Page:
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COVID-19: The Outlook for European Banks

As more European countries go into lockdown to combat the coronavirus pandemic, analysis shows where the strains will hit the continent’s banking sector

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  • Written by  Banking Exchange staff
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COVID-19: The Outlook for European Banks

Europe’s banking sector is expected to be a “key piece of the puzzle” in the continent’s battle against the spread of the COVID-19 coronavirus, according to Scope Ratings.

The Berlin, Germany-based ratings agency said senior debt bail-ins such as those seen during the 2007-09 financial crisis were “extremely unlikely”, despite some banks having already issued profit warnings.

More profit warnings were expected in the months ahead, however, according to Scope’s deputy head of financial institutions Marco Troiano.

Several European countries, including Italy, Spain and France, are on full lockdown with citizens only allowed out of their homes in exceptional circumstances and non-essential stores and businesses closed. The UK enacted lockdown measures on Monday evening.

Policy reaction to the crisis has been “strong”, Troiano said, and “may get stronger over time as the extent of the economic damage becomes evident”.

The Bank of England has reintroduced quantitative easing and cut the UK’s base interest rate to 0.1%, its lowest level in history.

The European Central Bank has also added to its asset purchasing program and introduced measures in coordination with other central banks to increase liquidity in the US dollar swap market. The ECB has also opened a credit facility to allow banks to keep lending to struggling companies.

However, private sector banks may still struggle in the months ahead. Standard & Poor’s (S&P) research has found that some European banks were already showing signs of weaker capital positions at the end of 2019.

According to research by S&P’s Global Market Intelligence arm, banks including Italy’s Banca Monte dei Paschi di Siena, the UK’s Standard Chartered and France’s Société Générale had all seen their liquidity coverage ratios fall in Q4 of 2019. The ratio measures a bank’s ability to withstand cash outflows based on its stock of “high-quality liquid assets”.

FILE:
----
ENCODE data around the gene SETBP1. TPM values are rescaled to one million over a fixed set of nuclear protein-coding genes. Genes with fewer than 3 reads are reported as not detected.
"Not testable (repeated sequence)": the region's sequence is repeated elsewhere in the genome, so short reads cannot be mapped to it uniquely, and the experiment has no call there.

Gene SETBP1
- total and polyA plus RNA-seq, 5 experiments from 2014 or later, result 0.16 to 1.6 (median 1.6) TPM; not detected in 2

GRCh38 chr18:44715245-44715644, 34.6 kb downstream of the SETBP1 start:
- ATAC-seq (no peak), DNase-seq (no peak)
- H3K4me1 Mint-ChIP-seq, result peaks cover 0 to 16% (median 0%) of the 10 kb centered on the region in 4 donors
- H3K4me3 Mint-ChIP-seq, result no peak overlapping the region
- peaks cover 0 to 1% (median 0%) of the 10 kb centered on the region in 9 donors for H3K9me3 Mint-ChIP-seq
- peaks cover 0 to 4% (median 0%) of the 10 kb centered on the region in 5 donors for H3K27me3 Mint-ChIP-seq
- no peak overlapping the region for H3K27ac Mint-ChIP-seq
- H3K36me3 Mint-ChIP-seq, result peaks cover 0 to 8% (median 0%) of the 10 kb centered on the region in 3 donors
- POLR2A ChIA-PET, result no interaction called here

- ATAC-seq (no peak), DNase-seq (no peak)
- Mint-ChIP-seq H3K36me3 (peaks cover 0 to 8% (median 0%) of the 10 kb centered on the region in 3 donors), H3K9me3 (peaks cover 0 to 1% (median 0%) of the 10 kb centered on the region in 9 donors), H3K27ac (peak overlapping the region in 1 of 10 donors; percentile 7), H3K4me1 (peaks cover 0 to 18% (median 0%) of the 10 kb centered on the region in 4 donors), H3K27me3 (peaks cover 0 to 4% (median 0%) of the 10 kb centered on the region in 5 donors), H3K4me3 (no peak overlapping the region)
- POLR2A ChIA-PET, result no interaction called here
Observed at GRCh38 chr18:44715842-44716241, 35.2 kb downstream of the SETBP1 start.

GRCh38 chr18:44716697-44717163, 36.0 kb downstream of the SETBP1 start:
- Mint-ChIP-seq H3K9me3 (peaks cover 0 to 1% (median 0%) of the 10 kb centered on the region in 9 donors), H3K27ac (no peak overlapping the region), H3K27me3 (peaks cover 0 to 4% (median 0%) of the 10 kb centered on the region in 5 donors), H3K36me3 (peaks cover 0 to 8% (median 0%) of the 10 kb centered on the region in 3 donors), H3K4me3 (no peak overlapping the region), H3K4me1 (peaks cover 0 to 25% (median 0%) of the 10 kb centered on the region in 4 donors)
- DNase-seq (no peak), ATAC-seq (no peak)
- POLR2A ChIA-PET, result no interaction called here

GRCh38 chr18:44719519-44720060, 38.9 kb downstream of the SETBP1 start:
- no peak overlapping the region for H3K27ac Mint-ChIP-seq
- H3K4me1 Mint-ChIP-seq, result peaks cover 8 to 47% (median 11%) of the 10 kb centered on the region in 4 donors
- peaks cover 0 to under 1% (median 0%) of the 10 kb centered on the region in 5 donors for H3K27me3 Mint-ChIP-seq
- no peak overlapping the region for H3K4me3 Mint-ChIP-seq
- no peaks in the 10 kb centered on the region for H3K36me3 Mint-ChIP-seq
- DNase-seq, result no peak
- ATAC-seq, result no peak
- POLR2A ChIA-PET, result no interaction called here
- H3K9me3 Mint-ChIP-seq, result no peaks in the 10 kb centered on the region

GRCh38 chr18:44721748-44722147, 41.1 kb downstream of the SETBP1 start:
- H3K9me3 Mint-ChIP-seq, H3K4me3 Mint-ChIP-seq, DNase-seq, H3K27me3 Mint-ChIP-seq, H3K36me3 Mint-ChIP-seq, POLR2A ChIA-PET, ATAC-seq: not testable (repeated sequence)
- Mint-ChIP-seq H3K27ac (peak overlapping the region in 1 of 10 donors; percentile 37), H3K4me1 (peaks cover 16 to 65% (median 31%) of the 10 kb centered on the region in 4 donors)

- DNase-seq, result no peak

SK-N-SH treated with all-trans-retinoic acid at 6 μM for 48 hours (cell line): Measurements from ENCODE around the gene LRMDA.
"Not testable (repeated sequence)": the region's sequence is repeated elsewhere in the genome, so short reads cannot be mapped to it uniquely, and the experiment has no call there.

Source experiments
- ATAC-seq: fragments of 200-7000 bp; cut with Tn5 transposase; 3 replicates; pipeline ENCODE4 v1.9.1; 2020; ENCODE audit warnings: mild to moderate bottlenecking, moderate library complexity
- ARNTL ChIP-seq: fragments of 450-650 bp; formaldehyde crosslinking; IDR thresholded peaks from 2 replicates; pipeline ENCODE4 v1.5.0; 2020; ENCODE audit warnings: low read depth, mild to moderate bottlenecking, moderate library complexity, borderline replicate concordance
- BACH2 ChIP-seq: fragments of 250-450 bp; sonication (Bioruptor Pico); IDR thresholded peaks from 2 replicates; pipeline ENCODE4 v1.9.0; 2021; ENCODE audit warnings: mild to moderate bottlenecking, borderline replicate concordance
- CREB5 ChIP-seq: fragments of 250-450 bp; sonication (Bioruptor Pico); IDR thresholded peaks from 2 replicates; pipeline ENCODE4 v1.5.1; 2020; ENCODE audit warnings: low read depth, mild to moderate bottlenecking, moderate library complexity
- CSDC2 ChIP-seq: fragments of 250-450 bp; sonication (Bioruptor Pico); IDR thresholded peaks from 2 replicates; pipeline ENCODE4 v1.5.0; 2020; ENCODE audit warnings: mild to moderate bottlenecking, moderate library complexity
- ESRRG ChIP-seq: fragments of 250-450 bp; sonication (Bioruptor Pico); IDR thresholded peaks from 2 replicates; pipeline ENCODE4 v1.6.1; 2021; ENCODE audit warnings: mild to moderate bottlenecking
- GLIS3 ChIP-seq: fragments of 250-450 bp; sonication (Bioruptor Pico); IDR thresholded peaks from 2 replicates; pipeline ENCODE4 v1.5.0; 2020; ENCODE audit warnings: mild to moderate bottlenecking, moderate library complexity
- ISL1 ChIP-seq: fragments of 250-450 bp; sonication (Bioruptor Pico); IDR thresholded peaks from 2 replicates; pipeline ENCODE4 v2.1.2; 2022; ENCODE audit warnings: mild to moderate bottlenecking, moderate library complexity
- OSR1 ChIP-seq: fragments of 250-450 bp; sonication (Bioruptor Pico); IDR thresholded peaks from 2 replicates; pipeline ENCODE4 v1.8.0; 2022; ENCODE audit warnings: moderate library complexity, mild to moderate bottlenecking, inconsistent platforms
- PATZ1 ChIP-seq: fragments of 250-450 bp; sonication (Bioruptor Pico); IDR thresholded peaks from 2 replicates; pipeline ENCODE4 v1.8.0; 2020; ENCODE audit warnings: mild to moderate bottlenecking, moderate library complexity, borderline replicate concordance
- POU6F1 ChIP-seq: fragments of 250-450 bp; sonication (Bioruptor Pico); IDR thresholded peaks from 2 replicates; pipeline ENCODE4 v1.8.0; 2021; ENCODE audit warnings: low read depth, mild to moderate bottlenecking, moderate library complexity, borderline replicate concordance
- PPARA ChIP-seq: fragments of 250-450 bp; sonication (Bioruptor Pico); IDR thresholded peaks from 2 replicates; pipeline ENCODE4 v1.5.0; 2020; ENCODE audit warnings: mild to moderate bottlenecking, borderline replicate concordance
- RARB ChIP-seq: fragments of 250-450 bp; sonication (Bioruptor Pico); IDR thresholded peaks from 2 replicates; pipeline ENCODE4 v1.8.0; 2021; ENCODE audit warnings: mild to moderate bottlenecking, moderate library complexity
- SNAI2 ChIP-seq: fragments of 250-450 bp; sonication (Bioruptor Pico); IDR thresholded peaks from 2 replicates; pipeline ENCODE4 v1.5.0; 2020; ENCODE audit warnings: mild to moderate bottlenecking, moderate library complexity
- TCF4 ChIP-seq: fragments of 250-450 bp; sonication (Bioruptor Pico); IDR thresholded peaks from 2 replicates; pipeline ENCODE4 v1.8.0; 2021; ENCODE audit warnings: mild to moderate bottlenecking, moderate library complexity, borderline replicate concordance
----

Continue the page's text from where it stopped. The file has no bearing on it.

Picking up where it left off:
S&P said banks were likely to experience more clients drawing on credit facilities as the lockdown measures start to bite on business such as airlines, travel groups and consumer goods companies.

Scope’s Troiano said private and public sector borrowers were expected to come under pressure due to elevated levels of debt. Temporary relief measures – such as mortgage payment holidays and loan repayment delays – might postpone the emergence of credit losses “but more marginal borrowers will struggle to recover from months of missed income”.

“This will eventually result in deteriorating loan quality for European banks, unless their most vulnerable clients are supported by government grants and social security measures,” Troiano said.

Troiano added that the impacts of various risks on banking operations would change as the crisis developed. Operational and cyber risk was more relevant in the early stages as banks adapted to remote working requirements, while asset risk was expected to manifest “over a longer timeframe, especially in view of forbearance measures”.

As markets recover, financially strong banks may enter into “opportunistic as well as strategic” merger and acquisition activity, Scope predicted.

“Battered bank equity prices offer banks with the strongest balance sheets an opportunity to pinpoint where they would like to increase market share,” Troiano said. “Regulators are also likely to see mergers as a way to facilitate weaker players out of the market.”

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